Finally, there’s an argument to be made that, as sensor technology increases seemingly by the month, paying a premium for the latest sharpness and light performance is simply excessive. Old glass still looks great and, if your camera and editing suite are capable of so much, what benefits are you really getting? As filmmaker Mark LaFleur succinctly sums up in the No Film School interview on our vintage lens test:
“Now, digital makes things so clean that I love that we have this urge to dirty up the frame and to make things look more interesting.”
Weird Vintage Lenses
Some lenses are chosen specifically because they are weird, and oftentimes it has to do with the bokeh. They have swirly bokeh like the Kinoptik 32mm f/1.9 or Petzval lenses, bubbly bokeh like the Helios 44-4m 58mm f/2, or dreamy, flare-y bokeh like the Olympus OM Zuiko 55mm f/1.2. Most of these lenses are better for still photography, as weird bokehs are hard to choreograph movement around. However, filmmakers looking for a soft, dreamy image akin to Roger Deakins’ work on The Assassination of Jesse James by the Coward Robert Ford, gives these lenses a shot.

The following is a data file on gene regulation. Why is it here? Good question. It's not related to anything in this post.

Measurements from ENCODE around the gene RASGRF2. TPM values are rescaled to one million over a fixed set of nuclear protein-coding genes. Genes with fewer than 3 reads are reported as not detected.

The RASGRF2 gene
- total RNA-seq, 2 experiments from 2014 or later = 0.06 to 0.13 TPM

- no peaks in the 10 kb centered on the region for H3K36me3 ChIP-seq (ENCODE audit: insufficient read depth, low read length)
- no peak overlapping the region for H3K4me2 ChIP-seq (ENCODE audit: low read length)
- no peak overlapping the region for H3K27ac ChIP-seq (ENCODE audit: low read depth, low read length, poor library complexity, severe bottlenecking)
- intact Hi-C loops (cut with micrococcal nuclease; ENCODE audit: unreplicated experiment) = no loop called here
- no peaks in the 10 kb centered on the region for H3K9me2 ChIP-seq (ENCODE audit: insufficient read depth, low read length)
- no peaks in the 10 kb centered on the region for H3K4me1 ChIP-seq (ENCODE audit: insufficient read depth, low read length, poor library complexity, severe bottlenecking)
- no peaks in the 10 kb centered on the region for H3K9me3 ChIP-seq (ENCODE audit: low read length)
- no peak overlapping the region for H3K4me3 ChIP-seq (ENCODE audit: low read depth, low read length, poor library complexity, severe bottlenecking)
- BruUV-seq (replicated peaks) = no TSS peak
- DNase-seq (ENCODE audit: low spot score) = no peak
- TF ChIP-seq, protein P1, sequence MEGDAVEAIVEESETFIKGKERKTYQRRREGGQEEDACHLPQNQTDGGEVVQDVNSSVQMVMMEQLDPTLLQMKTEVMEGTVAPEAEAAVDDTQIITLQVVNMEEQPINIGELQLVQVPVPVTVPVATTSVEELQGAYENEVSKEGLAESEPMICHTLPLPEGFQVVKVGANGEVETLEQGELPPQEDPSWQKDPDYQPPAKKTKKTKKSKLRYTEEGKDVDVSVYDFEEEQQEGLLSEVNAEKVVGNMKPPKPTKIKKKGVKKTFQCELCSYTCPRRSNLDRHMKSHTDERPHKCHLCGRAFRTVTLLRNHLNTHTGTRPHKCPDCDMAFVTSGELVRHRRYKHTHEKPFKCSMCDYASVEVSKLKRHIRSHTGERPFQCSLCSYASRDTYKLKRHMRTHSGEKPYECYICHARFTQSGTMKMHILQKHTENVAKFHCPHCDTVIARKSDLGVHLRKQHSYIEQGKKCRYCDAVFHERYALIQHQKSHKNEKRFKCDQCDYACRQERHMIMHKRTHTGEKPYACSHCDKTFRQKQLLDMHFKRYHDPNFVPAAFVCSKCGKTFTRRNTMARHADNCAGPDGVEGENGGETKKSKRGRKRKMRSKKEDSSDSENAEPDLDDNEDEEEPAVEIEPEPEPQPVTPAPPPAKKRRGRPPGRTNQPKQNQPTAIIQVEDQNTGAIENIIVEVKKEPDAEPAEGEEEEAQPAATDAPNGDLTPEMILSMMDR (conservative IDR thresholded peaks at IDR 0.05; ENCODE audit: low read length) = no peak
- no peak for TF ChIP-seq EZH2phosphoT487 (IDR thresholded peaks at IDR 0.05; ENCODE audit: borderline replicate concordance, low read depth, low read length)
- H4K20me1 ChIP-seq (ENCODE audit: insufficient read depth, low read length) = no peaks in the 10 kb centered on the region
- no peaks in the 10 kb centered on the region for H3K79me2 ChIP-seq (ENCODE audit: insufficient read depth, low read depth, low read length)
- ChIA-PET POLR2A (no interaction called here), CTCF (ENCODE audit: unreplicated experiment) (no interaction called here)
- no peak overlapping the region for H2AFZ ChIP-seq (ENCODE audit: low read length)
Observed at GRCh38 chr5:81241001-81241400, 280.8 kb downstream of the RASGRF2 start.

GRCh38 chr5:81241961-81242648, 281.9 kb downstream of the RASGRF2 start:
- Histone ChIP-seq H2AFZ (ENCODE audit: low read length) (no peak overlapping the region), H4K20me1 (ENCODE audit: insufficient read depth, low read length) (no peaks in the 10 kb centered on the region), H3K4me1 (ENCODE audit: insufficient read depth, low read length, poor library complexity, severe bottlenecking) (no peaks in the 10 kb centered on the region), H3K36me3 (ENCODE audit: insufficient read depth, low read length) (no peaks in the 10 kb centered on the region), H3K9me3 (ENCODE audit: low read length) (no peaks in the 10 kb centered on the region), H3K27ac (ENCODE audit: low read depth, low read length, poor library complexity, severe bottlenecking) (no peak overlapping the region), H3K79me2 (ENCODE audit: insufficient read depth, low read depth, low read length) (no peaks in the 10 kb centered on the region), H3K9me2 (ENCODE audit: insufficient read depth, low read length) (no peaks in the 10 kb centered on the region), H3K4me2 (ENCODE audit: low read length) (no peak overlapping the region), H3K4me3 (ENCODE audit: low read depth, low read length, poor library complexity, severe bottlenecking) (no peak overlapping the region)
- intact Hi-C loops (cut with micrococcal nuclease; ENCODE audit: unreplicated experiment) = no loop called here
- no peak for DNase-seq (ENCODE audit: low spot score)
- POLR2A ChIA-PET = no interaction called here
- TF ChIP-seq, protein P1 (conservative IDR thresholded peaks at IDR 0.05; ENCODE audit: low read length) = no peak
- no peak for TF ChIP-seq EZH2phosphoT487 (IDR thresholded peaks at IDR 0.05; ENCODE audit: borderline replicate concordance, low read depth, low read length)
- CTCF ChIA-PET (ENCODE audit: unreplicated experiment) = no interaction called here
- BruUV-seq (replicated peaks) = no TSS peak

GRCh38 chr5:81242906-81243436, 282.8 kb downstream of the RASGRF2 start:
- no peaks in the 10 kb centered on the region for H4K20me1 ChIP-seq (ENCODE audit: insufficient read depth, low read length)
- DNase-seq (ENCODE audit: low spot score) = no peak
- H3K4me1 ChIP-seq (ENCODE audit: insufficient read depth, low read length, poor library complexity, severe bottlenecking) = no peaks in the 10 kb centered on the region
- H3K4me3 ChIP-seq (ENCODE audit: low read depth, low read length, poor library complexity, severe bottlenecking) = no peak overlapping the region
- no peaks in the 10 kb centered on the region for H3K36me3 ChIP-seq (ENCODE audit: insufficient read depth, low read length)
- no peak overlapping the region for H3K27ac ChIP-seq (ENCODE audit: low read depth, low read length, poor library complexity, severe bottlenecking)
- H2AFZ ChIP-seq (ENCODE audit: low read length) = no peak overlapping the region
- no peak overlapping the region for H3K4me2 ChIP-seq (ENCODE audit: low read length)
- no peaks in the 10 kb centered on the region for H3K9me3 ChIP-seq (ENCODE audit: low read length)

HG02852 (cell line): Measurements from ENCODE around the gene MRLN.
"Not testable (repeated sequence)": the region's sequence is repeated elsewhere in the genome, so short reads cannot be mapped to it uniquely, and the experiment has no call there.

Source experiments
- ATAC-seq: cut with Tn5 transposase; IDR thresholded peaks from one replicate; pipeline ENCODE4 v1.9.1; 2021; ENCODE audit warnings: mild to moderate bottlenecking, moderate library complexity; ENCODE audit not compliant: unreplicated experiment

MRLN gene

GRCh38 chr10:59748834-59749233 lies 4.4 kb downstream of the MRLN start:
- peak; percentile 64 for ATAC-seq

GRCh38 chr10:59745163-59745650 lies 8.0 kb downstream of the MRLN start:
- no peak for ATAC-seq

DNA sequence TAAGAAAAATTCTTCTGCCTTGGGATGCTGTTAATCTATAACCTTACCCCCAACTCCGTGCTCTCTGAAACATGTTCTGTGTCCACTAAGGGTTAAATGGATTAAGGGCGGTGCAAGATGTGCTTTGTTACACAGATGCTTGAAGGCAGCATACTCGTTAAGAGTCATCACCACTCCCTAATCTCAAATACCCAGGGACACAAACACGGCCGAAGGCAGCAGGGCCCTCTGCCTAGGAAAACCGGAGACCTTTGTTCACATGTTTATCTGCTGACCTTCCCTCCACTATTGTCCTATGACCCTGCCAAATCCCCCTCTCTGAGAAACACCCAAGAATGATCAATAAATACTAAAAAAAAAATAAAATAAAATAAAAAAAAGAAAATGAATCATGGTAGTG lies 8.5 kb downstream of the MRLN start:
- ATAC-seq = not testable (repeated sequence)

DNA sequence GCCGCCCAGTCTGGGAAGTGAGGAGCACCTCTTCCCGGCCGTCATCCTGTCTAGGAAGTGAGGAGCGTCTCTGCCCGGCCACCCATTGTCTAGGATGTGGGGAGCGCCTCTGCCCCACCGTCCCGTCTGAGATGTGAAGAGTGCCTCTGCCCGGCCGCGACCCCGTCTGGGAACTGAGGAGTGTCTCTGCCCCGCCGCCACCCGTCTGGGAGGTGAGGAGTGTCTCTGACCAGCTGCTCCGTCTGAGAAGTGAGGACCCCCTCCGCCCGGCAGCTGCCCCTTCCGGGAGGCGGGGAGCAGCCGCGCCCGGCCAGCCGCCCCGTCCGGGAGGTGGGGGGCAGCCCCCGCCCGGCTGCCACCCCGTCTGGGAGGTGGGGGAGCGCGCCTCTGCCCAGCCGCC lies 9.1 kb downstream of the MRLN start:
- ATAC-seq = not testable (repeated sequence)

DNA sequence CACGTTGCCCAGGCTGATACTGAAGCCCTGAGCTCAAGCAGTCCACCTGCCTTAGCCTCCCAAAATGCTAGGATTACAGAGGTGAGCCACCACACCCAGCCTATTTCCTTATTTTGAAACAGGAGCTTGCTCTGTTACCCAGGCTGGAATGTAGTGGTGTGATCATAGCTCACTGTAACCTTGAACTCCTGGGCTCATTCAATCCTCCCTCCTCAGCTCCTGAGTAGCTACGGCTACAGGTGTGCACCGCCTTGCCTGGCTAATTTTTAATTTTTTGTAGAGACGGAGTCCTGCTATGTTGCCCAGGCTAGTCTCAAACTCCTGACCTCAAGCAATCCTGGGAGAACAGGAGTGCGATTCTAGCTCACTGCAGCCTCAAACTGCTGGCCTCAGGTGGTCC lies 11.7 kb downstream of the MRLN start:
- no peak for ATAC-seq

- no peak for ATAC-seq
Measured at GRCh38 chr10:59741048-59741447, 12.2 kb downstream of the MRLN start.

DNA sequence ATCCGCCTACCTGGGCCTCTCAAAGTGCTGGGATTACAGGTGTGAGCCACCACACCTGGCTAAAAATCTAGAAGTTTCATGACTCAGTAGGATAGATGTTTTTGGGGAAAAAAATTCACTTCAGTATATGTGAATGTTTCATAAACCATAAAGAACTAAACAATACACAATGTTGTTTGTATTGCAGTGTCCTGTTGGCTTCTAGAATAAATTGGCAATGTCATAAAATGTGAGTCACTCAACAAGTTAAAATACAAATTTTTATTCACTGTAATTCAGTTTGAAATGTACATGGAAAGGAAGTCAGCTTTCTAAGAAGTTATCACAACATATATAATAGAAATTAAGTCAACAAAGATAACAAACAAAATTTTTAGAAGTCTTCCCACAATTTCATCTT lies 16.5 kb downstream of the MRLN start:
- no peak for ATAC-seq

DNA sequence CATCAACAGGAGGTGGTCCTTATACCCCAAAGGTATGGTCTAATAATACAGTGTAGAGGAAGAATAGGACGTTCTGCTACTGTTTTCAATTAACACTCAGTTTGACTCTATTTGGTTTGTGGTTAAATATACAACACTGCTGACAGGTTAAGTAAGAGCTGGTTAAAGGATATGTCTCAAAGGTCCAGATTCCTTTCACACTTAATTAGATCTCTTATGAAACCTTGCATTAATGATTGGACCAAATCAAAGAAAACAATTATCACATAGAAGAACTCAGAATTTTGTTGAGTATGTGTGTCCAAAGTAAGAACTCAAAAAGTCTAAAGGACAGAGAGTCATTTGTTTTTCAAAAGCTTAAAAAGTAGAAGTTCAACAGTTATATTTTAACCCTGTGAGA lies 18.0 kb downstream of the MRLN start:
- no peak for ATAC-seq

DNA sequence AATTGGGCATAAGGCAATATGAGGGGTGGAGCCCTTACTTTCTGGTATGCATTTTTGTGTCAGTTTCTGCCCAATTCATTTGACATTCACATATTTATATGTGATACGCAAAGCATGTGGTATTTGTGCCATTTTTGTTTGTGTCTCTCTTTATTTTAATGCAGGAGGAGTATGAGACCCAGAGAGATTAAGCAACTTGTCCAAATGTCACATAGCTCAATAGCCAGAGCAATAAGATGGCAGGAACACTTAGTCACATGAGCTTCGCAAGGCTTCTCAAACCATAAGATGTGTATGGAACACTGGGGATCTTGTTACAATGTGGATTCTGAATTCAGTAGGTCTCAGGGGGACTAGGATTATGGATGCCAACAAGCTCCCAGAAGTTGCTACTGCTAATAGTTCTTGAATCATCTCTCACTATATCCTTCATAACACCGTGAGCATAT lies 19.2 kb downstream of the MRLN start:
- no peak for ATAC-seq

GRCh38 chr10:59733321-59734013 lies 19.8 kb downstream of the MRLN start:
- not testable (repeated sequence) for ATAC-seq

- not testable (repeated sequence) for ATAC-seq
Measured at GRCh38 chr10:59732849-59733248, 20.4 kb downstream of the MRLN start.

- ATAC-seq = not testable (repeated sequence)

If you’re interested in what weird lenses can do for you, Matthiew Stern’s Weird Lans Challenge blog is the place to be.
Vintage Cinema Lenses
There are two easy and lazy answers for why cinematographers still turn to expensive vintage cinema lenses when they could use expensive modern glass from the same company. The first, we’ll call this the La La Land reason, is that some people still shoot on film, value older looks, and want to recreate them. The other, similar reason, we’ll call this the Hidden Figures reason, is that some films are period pieces meant to evoke the look of a different era. Both of these reasons are real and legitimate as warmth, desaturation, softness, the bokeh, distortion, vignetting, and flares are all elements of imperfection associated with vintage lenses that can help transport an audience to a different era or throwback genre. These reasons alone, though, don’t address the prevalence of vintage cinema lenses today. For that, we have to get more technical.